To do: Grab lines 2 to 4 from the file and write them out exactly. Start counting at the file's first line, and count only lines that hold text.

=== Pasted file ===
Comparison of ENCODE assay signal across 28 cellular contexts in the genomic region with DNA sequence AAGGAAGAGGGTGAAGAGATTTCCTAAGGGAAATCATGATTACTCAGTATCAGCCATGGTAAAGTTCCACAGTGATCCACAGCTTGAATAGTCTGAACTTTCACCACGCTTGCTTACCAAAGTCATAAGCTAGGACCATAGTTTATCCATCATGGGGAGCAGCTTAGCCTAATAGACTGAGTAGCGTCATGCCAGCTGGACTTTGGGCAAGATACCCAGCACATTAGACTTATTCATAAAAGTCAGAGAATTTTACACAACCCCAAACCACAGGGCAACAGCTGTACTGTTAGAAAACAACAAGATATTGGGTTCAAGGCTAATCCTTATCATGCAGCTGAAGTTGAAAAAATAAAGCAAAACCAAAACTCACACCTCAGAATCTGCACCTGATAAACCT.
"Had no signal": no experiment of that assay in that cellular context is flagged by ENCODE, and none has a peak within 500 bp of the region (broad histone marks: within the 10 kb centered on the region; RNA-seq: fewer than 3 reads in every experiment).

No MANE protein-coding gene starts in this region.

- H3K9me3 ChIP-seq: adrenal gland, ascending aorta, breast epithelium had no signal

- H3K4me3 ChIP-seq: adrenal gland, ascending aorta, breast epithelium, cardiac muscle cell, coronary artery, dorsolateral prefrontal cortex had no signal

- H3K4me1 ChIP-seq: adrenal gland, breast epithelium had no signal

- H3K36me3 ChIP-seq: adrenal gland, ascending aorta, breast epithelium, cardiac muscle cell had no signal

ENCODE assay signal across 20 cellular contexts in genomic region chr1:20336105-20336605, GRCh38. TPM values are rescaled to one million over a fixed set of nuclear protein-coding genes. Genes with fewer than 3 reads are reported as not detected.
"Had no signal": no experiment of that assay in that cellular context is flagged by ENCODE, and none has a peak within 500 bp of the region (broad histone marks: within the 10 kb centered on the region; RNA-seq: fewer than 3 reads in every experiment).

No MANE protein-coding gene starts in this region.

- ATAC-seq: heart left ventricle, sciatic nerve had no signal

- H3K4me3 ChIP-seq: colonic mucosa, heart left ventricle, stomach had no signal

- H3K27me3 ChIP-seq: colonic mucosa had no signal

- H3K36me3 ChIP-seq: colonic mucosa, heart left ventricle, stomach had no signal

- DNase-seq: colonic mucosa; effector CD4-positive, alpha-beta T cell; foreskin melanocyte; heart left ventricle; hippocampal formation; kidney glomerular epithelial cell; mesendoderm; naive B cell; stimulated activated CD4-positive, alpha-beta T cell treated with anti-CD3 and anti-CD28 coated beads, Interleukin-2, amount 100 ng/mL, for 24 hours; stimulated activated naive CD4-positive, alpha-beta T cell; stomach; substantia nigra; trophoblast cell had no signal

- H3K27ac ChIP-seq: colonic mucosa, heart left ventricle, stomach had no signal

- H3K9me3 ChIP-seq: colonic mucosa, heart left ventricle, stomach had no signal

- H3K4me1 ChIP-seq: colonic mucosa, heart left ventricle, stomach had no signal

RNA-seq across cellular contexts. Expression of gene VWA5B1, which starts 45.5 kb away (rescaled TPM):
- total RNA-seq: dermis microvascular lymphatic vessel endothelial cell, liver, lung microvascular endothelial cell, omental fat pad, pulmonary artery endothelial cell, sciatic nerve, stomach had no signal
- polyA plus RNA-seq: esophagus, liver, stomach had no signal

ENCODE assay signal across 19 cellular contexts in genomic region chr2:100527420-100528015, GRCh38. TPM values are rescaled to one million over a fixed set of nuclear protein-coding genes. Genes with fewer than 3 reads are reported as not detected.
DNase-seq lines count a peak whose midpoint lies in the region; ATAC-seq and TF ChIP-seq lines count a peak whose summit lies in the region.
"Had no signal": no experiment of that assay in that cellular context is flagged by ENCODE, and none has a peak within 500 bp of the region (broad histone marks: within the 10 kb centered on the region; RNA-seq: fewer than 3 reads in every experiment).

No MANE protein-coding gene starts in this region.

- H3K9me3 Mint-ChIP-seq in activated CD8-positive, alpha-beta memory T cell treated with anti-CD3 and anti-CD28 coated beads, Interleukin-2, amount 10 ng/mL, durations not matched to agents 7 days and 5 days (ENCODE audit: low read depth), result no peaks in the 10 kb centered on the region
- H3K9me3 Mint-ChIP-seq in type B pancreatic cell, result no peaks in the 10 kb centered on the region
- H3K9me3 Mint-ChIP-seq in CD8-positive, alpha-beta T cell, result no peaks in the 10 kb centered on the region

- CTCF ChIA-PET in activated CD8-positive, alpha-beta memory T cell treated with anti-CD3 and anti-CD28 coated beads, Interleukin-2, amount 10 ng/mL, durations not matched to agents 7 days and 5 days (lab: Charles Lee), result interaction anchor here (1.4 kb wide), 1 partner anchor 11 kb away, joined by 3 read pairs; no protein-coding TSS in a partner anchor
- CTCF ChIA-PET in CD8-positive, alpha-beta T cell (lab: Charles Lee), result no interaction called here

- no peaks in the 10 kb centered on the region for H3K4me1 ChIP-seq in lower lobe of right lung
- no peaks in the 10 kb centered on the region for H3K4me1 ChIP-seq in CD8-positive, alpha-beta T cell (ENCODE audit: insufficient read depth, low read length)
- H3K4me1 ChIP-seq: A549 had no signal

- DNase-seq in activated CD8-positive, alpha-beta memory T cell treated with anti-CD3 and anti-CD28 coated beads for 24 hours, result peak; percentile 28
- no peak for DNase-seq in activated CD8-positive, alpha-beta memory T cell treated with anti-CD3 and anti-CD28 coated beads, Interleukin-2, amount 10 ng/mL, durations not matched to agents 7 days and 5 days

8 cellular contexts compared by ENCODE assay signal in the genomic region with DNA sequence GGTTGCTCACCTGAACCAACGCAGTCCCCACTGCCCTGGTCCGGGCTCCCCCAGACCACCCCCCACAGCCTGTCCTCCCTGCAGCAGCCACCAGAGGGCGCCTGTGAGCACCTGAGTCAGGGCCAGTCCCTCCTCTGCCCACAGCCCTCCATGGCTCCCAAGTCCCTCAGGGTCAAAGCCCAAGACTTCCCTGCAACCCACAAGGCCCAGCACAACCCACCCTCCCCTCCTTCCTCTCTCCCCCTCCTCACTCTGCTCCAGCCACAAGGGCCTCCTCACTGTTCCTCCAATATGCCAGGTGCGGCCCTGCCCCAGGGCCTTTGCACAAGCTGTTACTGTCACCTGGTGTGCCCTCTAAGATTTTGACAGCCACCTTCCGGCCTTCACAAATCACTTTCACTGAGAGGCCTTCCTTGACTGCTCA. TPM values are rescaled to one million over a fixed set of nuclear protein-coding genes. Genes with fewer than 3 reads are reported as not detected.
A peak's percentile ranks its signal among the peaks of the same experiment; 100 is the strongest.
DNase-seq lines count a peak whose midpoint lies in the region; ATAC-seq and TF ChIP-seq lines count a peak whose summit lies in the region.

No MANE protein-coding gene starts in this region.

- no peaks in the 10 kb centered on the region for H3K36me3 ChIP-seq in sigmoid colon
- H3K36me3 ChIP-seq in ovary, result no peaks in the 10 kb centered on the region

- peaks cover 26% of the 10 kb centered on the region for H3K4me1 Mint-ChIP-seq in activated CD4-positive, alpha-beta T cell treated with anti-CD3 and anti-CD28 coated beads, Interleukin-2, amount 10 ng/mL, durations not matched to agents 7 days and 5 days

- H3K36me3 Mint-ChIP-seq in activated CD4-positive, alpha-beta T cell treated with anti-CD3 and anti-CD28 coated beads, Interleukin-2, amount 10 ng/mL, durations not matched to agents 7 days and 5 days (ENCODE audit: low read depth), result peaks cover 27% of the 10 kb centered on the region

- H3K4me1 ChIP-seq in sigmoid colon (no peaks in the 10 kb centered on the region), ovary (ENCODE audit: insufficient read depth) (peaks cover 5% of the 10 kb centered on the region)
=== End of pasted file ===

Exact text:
"Had no signal": no experiment of that assay in that cellular context is flagged by ENCODE, and none has a peak within 500 bp of the region (broad histone marks: within the 10 kb centered on the region; RNA-seq: fewer than 3 reads in every experiment).

No MANE protein-coding gene starts in this region.

- H3K9me3 ChIP-seq: adrenal gland, ascending aorta, breast epithelium had no signal